Two artists set out to challenge mainstream ideas and portrayals of the Mapuche indigenous people of Chile.
This February, photojournalist Brittany Peterson will journey from her home in northern Chile 2000 kilometers south to join Chilean painter May Garcés as they realize a mixed medium art project of a small Mapuche community in Puerto Saavedra.
Through May's painting and my documentary photography, we aim to show human, emotive, beautiful moments of a small, intimate Mapuche community. Moments that show the more complete story, and that make us consciousof how an overabundance of negative images in the media is shaping stereotypes in our heads, and provoking actions in our hands.
As people who constantly seek to understand our role as global citizens, May and I want to use our art to help Chileans access these images and these moments, to teach us all to be better brothers and sisters, and to help put an end to justifying discrimination.
The Mapuche people of southern Chile have a sacred culture and connection with nature that has been disrespected continually, ever since the Spanish arrived to claim land for the Spanish throne. Today, the Chilean government and international corporations still exploit that land for profit. The last two decades has seen a movement of Mapuche activists defending what is left of their land and their rights.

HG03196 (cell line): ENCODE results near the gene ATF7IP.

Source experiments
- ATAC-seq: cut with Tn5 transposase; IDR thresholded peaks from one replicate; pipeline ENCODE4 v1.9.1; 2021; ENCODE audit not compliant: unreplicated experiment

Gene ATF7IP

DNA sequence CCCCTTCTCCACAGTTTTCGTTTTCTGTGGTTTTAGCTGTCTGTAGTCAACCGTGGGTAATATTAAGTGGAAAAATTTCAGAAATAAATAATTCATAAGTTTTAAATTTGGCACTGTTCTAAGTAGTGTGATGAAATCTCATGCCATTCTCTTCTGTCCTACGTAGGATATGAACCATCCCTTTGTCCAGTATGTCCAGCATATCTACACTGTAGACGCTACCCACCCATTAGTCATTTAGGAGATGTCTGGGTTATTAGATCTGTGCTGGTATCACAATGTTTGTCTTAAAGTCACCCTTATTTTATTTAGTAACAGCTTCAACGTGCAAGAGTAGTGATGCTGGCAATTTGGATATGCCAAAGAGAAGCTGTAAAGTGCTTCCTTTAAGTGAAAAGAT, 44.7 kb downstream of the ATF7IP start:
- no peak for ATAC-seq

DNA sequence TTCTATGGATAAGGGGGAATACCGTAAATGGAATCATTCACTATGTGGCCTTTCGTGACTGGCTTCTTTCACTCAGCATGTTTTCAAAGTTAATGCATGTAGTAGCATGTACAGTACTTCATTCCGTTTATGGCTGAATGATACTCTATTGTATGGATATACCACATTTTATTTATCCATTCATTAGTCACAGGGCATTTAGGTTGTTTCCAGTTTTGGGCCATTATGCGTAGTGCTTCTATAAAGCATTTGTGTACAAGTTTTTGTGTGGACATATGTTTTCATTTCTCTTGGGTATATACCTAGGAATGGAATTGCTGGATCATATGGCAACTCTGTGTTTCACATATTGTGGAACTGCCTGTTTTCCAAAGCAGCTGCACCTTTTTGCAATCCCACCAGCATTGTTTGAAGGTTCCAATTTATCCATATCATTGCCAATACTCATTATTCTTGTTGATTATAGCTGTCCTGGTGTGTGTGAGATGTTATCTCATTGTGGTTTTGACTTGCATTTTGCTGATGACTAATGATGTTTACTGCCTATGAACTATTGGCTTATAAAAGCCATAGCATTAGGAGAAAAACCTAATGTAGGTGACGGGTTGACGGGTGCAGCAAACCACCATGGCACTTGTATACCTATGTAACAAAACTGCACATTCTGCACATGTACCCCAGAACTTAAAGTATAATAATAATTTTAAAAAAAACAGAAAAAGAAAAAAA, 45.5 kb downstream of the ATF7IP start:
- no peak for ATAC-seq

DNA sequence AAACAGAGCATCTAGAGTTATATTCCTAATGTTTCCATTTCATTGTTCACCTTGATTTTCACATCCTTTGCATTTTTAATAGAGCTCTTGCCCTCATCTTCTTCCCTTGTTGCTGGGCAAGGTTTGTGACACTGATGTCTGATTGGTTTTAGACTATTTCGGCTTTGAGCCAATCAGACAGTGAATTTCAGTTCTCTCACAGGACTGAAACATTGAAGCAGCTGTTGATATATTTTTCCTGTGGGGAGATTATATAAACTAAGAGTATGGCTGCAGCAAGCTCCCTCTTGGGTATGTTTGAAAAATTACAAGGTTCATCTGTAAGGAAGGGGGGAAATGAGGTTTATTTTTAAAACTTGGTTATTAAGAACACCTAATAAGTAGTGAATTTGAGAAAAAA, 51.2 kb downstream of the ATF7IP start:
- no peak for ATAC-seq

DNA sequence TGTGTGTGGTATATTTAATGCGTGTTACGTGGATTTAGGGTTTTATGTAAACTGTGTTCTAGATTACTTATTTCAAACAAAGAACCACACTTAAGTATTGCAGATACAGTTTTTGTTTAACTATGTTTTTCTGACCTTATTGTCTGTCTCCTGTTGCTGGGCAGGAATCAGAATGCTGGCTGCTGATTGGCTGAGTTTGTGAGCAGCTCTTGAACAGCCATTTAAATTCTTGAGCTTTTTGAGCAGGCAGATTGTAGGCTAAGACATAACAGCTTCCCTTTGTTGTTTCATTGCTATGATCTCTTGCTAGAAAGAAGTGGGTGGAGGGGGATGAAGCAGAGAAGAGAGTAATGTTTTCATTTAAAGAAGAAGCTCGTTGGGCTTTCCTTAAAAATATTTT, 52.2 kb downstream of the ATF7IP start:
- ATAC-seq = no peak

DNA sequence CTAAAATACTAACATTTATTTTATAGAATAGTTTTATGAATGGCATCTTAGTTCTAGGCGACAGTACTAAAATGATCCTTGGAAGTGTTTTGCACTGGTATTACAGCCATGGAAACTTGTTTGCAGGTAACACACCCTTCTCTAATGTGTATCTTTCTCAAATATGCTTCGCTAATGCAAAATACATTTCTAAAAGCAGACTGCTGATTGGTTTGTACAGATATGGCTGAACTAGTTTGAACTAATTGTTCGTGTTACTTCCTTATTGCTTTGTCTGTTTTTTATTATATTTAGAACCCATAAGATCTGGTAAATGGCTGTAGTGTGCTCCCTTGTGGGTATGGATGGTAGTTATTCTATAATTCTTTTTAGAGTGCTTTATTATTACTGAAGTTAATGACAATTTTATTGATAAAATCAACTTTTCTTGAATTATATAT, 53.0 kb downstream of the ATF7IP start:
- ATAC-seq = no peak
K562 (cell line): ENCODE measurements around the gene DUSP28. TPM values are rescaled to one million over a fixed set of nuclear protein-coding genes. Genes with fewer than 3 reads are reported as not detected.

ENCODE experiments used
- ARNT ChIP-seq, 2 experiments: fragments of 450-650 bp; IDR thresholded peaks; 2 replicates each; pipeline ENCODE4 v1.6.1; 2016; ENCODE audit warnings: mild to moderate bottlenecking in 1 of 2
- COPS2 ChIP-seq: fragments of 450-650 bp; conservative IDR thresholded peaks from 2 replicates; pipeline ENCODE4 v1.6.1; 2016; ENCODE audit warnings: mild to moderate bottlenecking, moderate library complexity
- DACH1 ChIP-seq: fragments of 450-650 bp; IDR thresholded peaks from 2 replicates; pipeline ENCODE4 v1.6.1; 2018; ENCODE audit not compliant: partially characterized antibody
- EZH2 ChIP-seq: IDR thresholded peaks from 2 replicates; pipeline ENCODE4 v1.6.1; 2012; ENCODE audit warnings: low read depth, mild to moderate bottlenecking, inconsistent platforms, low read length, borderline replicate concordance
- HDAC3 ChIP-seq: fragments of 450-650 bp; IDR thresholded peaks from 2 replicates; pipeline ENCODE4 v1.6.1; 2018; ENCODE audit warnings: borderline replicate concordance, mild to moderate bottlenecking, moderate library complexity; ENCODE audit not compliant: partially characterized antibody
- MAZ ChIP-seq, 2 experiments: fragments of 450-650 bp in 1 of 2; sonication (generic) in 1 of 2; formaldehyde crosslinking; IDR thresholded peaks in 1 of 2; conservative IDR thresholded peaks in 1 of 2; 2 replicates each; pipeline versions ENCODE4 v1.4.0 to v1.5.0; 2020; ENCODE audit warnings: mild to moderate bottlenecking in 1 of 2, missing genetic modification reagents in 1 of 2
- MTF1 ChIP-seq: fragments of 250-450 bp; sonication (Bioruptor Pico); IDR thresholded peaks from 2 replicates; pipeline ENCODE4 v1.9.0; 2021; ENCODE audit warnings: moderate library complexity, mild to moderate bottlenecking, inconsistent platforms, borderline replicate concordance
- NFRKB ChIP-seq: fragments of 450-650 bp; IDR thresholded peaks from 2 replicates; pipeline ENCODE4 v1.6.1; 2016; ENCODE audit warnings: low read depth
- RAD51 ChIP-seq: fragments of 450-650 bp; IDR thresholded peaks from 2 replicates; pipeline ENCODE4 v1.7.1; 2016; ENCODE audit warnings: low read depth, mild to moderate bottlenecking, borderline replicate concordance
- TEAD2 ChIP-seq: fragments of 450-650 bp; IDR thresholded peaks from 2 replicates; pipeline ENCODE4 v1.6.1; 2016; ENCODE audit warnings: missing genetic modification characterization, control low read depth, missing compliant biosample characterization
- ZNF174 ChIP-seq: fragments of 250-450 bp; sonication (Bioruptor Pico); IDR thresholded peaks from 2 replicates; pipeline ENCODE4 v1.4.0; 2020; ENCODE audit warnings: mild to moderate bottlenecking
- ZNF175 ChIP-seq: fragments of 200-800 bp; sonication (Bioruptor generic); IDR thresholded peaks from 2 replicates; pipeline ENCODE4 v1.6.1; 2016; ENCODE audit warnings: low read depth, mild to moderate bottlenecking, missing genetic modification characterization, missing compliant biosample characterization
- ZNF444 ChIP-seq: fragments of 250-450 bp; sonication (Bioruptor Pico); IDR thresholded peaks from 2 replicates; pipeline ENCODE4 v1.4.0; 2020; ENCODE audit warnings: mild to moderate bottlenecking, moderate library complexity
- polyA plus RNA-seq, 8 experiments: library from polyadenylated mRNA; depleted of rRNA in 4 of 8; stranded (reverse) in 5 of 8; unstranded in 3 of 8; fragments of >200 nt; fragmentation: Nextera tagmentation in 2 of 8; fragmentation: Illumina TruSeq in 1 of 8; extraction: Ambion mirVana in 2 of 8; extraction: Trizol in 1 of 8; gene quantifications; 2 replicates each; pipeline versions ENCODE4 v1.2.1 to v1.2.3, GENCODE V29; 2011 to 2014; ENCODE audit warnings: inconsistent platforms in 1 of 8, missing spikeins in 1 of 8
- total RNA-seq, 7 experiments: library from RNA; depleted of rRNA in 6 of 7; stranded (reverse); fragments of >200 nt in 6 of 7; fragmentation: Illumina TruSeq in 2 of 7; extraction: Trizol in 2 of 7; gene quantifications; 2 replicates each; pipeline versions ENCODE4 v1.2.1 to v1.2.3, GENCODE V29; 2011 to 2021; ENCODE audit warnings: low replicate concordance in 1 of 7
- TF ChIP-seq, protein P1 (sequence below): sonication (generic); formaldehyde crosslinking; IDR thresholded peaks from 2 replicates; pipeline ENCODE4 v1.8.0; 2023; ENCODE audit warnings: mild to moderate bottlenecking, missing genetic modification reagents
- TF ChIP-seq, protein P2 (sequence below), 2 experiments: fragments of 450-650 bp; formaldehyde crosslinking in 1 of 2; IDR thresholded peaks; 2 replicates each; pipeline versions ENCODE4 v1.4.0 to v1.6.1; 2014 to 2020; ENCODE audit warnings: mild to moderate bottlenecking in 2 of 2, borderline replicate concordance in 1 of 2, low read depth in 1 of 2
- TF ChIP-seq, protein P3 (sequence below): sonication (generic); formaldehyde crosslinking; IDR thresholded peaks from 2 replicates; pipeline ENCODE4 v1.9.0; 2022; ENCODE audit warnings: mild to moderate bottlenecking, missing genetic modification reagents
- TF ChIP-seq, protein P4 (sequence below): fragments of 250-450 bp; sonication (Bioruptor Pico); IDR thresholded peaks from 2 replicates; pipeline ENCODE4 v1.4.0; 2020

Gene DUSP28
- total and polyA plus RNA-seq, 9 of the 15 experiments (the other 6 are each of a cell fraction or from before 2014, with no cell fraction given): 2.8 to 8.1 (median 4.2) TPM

Some activists have chosen to use violence as a means of making their voices heard. Yet this violent image has become the dominant concept of Mapuche people in Chilean society. This concept has created a dangerous culture of discrimination and oppression of the Mapuche people.
The Melton Foundation has already agreed to fund 60% of the project. We are asking that you help us achieve our goal of funding the rest.
After two weeks of producing art in the Mapuche community, we will immediately host an exhibition in the nearby city of Temuco, which is home to a diverse population of Chileans and Mapuches. We will also take the exhibition to at least two other major Chilean cities.
Among the photos and the paintings at the exhibition, we will also hang various clippings from magazines and newspapers that are examples of how Mapuches are regularly portrayed in mainstream media. This serves to juxtapose the images and to challenge modern portayals of the Mapuche people.
If you support this project, you are supporting the construction of peace in Chile. Thank you for your support.
Have a question? If the info above doesn't help, you can ask the project creator directly.